A weird, somewhat left-handed critique ran in a recent edition of The Economist where for the life of me they seemed to be waxing nostalgic for the good old days of violent miner strikes in “Bloody Harlan,” the famous county where so many of them occurred.  This was all prompted by a widely reported, though small effort, where some dozen to twenty miners and their families had blocked a coal train while trying to get Blackjewel to pay them their back wages as it hid behind bankruptcy.  This columnist couldn’t contain his glee in arguing that the original action had been greatly assisted by a bunch of anarchists who had come to help, and then in his argument the protest collapsed once there was a falling out with the anarchists over one of the miner’s support for Trump.  Who knows “who shot John” on this one, but it was much more widely reported that the miners had succeeded in getting the revenue from the coal train they had blocked promised towards their back wages?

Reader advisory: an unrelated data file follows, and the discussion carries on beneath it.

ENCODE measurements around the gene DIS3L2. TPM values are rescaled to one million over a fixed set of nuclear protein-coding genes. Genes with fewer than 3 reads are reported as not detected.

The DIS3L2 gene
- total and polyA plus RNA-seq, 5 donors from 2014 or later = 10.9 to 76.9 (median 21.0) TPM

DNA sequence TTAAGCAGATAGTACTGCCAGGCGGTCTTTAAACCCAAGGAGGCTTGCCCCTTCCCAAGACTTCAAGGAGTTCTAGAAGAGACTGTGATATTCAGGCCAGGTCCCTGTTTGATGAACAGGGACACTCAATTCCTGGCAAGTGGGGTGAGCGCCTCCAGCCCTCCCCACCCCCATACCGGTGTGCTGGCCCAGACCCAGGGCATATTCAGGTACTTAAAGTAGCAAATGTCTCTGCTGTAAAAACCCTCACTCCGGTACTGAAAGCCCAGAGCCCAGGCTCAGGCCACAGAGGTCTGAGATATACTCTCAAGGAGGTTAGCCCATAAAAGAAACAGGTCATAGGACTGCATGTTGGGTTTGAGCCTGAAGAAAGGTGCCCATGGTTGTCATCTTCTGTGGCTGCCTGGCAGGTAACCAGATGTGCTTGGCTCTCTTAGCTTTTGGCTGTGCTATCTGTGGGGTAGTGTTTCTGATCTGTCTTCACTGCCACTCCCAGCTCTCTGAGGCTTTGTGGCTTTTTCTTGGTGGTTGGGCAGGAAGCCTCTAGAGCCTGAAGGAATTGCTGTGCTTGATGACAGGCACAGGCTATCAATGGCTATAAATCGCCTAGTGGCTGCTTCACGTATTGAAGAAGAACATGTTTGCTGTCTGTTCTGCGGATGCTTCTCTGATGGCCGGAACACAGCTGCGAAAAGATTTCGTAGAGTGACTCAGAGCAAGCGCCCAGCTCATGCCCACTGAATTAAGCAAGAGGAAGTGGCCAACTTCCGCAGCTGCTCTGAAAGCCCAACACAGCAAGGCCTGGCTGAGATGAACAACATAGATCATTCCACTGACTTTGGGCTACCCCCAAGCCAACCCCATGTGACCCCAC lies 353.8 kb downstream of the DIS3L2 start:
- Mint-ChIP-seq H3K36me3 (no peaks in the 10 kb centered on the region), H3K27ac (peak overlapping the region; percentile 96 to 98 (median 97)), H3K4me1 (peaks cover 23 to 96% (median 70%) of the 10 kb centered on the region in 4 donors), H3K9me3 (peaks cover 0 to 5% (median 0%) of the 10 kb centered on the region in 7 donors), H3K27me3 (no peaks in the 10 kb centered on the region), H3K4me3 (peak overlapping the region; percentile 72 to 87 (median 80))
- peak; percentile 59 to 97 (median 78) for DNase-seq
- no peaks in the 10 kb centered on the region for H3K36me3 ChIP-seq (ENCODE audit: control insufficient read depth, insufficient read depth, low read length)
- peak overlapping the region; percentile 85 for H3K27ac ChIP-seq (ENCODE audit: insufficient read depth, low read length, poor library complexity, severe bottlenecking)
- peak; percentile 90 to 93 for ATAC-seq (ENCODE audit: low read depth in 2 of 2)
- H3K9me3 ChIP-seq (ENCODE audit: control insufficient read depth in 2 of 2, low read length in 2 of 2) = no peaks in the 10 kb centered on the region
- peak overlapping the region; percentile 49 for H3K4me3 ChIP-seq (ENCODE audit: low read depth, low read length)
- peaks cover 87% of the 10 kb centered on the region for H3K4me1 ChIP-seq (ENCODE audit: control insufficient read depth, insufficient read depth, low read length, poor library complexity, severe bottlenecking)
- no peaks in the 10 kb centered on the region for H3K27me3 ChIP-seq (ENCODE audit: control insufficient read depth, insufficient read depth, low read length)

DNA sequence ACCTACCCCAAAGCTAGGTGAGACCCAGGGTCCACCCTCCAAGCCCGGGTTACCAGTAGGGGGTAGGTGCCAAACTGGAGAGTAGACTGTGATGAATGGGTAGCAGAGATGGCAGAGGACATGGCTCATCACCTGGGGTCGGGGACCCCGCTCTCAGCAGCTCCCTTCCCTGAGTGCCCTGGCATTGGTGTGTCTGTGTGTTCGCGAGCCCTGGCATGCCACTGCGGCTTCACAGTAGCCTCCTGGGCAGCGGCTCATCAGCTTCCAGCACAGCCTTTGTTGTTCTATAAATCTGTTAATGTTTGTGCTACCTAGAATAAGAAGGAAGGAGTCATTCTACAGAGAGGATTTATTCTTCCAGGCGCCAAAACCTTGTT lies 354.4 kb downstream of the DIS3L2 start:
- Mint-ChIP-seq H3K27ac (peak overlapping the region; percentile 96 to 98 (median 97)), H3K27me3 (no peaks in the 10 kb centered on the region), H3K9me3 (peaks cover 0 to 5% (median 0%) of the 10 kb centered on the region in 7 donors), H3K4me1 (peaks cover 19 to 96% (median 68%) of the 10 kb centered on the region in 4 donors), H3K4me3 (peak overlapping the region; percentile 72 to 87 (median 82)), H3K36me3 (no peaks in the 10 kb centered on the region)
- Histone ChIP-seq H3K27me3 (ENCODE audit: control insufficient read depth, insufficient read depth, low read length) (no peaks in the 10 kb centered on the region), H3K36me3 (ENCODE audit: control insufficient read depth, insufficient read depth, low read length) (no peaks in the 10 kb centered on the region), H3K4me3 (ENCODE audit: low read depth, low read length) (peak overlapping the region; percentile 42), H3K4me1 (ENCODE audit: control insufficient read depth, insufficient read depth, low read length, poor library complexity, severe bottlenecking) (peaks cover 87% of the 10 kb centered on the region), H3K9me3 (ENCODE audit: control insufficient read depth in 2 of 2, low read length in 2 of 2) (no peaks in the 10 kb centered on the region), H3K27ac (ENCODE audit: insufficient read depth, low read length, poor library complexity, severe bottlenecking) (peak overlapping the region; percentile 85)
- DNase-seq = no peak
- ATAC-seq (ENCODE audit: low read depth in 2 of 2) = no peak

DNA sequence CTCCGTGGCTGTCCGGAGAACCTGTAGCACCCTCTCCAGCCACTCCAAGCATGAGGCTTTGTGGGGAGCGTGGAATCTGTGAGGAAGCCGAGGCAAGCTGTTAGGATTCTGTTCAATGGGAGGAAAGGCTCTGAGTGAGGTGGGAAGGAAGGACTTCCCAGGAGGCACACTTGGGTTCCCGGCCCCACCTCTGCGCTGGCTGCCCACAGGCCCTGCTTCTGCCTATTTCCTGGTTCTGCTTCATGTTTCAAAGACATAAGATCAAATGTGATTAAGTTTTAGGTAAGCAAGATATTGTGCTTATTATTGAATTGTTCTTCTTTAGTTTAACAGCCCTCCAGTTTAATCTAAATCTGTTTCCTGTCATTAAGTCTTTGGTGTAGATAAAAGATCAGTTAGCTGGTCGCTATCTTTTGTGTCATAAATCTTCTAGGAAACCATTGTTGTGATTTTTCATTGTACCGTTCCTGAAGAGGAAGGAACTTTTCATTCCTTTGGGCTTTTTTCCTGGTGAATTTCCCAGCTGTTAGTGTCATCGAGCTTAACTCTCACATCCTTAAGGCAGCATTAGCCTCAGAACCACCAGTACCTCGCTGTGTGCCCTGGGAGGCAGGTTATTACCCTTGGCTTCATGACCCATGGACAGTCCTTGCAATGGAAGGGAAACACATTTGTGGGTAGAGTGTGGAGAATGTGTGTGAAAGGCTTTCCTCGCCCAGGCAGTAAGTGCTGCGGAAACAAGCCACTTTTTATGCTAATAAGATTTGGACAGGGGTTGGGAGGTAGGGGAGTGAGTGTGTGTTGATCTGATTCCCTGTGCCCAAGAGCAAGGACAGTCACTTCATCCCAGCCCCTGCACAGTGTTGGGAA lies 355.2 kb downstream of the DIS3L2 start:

My point remains the same.  What’s up with all this advice?  Is this a call to arms or just another catcall from the cheap seats?



Capacity in Organizing Counts – Props to Those Who Get It!

Lake Buckhorn, Ontario     In the annual HO/LO meeting of ACORN Canada several hours north of Toronto in the urban-centric area called “cottage country” near the defining geological formation known as the Canadian Shield, the head organizers and lead organizers throughout the Canadian organization were taking the measure of their work thus far during the year.  They were also working out ways that they could move forward on an array of campaigns on predatory lending, affordable housing, childcare payments, internet access, and welfare systems.